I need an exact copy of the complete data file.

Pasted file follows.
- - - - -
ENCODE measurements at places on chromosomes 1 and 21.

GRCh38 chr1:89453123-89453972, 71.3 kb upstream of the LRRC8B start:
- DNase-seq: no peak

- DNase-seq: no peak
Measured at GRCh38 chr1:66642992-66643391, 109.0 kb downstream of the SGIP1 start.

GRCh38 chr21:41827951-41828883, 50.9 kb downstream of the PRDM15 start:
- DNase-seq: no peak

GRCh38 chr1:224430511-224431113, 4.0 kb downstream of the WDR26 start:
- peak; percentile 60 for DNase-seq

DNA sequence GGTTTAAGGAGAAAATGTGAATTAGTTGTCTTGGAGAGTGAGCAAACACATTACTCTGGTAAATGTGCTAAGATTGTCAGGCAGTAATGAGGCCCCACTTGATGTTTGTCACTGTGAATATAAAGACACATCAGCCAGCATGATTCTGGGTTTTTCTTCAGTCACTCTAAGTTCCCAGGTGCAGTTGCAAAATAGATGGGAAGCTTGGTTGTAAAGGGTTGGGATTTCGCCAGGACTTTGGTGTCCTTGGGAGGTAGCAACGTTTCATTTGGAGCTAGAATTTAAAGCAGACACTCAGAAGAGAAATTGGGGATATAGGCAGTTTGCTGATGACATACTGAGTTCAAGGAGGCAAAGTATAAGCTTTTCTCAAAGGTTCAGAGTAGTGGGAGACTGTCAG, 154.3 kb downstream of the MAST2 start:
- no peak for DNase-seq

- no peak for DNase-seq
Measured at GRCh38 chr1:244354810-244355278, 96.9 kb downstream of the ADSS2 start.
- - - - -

ENCODE measurements at places on chromosomes 1 and 21.

GRCh38 chr1:89453123-89453972, 71.3 kb upstream of the LRRC8B start:
- DNase-seq: no peak

- DNase-seq: no peak
Measured at GRCh38 chr1:66642992-66643391, 109.0 kb downstream of the SGIP1 start.

GRCh38 chr21:41827951-41828883, 50.9 kb downstream of the PRDM15 start:
- DNase-seq: no peak

GRCh38 chr1:224430511-224431113, 4.0 kb downstream of the WDR26 start:
- peak; percentile 60 for DNase-seq

DNA sequence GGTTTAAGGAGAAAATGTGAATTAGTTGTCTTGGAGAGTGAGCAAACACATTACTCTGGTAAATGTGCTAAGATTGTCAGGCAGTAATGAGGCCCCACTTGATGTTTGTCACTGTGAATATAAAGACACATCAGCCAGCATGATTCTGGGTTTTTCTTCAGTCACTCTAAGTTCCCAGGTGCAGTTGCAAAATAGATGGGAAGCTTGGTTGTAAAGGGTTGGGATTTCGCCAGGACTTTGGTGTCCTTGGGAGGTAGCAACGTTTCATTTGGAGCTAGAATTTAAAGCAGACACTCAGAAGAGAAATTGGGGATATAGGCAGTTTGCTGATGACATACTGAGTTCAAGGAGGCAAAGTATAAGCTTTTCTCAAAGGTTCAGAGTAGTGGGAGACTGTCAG, 154.3 kb downstream of the MAST2 start:
- no peak for DNase-seq

- no peak for DNase-seq
Measured at GRCh38 chr1:244354810-244355278, 96.9 kb downstream of the ADSS2 start.